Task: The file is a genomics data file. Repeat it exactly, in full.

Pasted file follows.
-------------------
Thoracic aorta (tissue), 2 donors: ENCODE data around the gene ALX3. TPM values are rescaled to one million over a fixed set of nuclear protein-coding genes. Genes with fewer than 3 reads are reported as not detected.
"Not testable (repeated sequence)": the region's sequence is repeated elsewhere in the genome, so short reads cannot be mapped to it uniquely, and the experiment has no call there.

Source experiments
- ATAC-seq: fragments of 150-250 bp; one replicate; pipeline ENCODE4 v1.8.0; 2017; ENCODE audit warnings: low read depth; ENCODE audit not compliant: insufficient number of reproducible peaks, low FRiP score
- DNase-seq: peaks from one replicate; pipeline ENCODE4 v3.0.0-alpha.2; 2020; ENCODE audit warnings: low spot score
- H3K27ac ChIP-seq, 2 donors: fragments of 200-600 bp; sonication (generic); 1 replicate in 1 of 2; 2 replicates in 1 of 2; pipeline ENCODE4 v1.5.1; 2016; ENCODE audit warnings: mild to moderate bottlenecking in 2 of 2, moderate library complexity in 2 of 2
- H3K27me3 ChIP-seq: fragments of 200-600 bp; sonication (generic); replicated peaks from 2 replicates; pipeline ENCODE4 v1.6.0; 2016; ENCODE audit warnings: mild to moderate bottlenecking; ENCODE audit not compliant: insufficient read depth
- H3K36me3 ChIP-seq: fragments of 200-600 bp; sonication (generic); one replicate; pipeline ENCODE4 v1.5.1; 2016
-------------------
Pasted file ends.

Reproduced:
Thoracic aorta (tissue), 2 donors: ENCODE data around the gene ALX3. TPM values are rescaled to one million over a fixed set of nuclear protein-coding genes. Genes with fewer than 3 reads are reported as not detected.
"Not testable (repeated sequence)": the region's sequence is repeated elsewhere in the genome, so short reads cannot be mapped to it uniquely, and the experiment has no call there.

Source experiments
- ATAC-seq: fragments of 150-250 bp; one replicate; pipeline ENCODE4 v1.8.0; 2017; ENCODE audit warnings: low read depth; ENCODE audit not compliant: insufficient number of reproducible peaks, low FRiP score
- DNase-seq: peaks from one replicate; pipeline ENCODE4 v3.0.0-alpha.2; 2020; ENCODE audit warnings: low spot score
- H3K27ac ChIP-seq, 2 donors: fragments of 200-600 bp; sonication (generic); 1 replicate in 1 of 2; 2 replicates in 1 of 2; pipeline ENCODE4 v1.5.1; 2016; ENCODE audit warnings: mild to moderate bottlenecking in 2 of 2, moderate library complexity in 2 of 2
- H3K27me3 ChIP-seq: fragments of 200-600 bp; sonication (generic); replicated peaks from 2 replicates; pipeline ENCODE4 v1.6.0; 2016; ENCODE audit warnings: mild to moderate bottlenecking; ENCODE audit not compliant: insufficient read depth
- H3K36me3 ChIP-seq: fragments of 200-600 bp; sonication (generic); one replicate; pipeline ENCODE4 v1.5.1; 2016